I grew up with homeopathy all around me; I have not been vaccinated, I have had the measles (I was sent to a measles party!), mumps and chicken pox – all were treated homeopathically. I suffered from eczema when I was young; it too was treated with homeopathy and it has never came back. I can count the times I have been to the doctors on one hand; I am rarely sick.
Over the years I have witnessed thousands of happy patients come and go from my father’s practice. When I studied homeopathy, the principles, methods and philosophy seemed clear to me and made good sense. Then, when I became involved with the School of Homeopathy I got to witness further successful patient cases though the School clinics, the students and eventually my own practice.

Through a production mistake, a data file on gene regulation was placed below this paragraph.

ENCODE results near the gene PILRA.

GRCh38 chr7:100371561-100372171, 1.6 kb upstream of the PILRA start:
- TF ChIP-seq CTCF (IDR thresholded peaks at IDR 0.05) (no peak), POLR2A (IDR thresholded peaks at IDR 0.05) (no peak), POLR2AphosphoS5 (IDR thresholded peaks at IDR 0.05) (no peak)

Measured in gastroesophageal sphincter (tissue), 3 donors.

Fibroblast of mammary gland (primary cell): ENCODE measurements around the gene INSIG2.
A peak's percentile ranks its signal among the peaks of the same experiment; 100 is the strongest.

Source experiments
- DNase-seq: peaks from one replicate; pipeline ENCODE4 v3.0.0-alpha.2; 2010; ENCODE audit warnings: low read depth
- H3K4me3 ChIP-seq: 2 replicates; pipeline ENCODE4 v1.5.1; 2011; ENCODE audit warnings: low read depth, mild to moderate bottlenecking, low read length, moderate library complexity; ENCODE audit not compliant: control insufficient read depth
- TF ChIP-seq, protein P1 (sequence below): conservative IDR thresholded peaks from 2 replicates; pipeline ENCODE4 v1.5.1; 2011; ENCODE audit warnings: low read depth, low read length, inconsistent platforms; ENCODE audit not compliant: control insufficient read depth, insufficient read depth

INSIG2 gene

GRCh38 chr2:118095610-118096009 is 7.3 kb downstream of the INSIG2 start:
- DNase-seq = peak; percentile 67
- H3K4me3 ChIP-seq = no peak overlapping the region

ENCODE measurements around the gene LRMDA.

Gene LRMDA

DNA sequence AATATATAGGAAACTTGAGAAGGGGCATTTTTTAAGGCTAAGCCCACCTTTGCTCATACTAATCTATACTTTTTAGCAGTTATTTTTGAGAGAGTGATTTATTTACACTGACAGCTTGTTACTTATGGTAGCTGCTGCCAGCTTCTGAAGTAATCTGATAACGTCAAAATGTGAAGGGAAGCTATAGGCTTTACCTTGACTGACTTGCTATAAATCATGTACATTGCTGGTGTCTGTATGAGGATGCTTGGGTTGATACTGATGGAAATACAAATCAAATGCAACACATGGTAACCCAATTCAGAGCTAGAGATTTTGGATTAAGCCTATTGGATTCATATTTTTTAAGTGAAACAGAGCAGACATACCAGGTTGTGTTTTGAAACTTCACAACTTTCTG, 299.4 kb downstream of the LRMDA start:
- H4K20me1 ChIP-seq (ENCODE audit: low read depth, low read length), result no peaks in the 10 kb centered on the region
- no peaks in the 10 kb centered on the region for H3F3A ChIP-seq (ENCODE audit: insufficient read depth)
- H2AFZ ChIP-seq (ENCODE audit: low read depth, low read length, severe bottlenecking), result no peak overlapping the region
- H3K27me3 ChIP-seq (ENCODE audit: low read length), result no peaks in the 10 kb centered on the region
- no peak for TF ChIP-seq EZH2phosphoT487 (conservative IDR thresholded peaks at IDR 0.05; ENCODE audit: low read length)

Yet I find myself in a profession that is often misunderstood, criticised and ridiculed – why? Homeopathy is a form of medicine; it helps people and it does this naturally, with remedies that come from nature and work in line with nature. It does not help 100% of people but no medicine does. From what I have seen and experienced, and from what research tells us, homeopathy is highly effective – and yet it does divide people.
The healing mechanism of ‘Like Cures Like’ is well understood and is used in many systems of medicine as well as homeopathy. The word homeopathy means ‘similar suffering’. Homeopathic treatment focuses on the entire person, not just the disease. A homeopathic remedy is selected according to ‘Like Cures Like’, also known as the Law of Similars; a substance that provokes symptoms in a healthy person can heal those symptoms when given to someone who is sick. This principle was written about by Hippocrates (often called the father of medicine) and can be traced back to Egyptian times.